The Station

Formerly the station for the town of Richmond, the station closed in 1969 when the railway line was removed. It has now been reinvented as the home of a number of exhibitions and activities that serve the local community and makes a great place to while away a few hours. There are small businesses within the station, including ice cream makers, an artisan baker and a café offering treats, light snacks and full, three-course meals.

There is an on-site cinema, which offers a Seniors’ Matinee at 1.30pm every Tuesday (11am during the school holidays). For just £5 you can enjoy a film in comfort, before browsing one of the exhibitions.

Millgate House Garden

Millgate House is situated in the Market Place and operates as an upmarket guest house. Behind its façade lies an award-winning garden which is open for public viewing every day from April to October. In partnership with the RHS, the walled garden has won several awards, including first place in the National Garden competition, and Alan Titchmarsh’s ‘Best Garden’ award in 2015.

Entry to the garden is via a small door by the side of the house, which gives access to the views across the River Swale. There is no fixed admission price, but an honesty box takes donations.

Call us for expert live-in care advice
0333 241 3141

Related Questions

Caregiver Tips: How to Care for Elderly Parents

Caring for elderly parents is a role reversal that few people find particularly easy. For those of the older generation, it means having to give up a degree of independence and their life-long role as the parent figure. For the adult child, taking on the responsibility of parenting your own parent can be difficult to come to terms with. However, there are steps you can take to minimise the problems.

Read more »

Caring for the Elderly: Memory Change Versus Dementia

Changes associated with ageing can include the slowing down of the brain and body. This is not necessarily anything to worry about, as the individual’s intelligence remains unchanged, but it can take longer to process information. Memory changes may also occur, and many older people have difficulty remembering things such as place names and the names of people.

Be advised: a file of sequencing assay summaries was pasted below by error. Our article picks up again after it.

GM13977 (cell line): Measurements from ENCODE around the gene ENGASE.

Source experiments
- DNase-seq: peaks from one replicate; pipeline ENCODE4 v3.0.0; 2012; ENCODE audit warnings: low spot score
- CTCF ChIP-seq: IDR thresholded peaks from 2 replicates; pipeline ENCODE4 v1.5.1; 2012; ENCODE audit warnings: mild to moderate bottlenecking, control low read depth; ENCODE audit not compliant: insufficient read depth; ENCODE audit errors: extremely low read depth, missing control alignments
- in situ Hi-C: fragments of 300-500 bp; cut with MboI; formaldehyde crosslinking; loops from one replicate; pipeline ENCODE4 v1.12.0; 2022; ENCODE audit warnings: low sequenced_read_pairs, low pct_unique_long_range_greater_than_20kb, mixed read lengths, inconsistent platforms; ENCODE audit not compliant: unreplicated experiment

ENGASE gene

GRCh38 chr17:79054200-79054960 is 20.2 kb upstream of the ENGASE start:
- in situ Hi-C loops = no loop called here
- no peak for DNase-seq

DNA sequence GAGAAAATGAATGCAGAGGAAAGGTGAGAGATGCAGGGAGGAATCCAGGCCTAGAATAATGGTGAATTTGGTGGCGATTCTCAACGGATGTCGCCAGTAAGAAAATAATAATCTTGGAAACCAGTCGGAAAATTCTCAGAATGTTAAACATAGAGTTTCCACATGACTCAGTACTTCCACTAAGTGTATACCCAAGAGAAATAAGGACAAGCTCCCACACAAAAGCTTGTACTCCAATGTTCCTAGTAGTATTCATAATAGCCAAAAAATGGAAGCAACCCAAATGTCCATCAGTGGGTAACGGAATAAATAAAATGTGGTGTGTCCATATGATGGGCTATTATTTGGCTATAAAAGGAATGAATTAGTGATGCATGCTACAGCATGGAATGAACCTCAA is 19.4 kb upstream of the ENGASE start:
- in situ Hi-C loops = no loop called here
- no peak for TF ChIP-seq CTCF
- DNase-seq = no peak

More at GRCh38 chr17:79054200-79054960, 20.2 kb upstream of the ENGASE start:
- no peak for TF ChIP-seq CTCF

Read more »

Dementia Live-in Care: What is it?

Alzheimer’s disease and other types of dementia bring challenges both to the person with the condition and to the people who are close to them. Every individual with dementia has different needs, wishes and experiences, which is why a person-centred approach to care is so important. To provide the best care for elderly people living with dementia, the caregiver has to understand the person, be aware of their history, their likes and dislikes and what is most important to them.

Read more »

Home Care: When is it appropriate?

There are many different times home care can be helpful. Sometimes just a short period of care at home is enough to make a difference, but more often families may decide that they need an extended period of elderly care in the home for an older family member.

Read more »

Staying in Their Home: How to Care for Ageing Parents

Independent living is important to many people as they grow older, and most say they want to remain in their own home, even when they need help to manage their day-to-day tasks. There are many ways of supporting your elderly parents to stay in their familiar surroundings, from providing extra equipment to arranging 24/7 care.

Read more »

Get Your Free Essential Guide to Care

Send me the free guide

Thanks, please check your inbox for the guide.

"Knowing how happy someone is with their care package makes all the hard work worthwhile!"

Katherine, Care Professional at Elder

Katherine Elder Carer

As seen in:

Good Housekeeping NetDoctor The Telegraph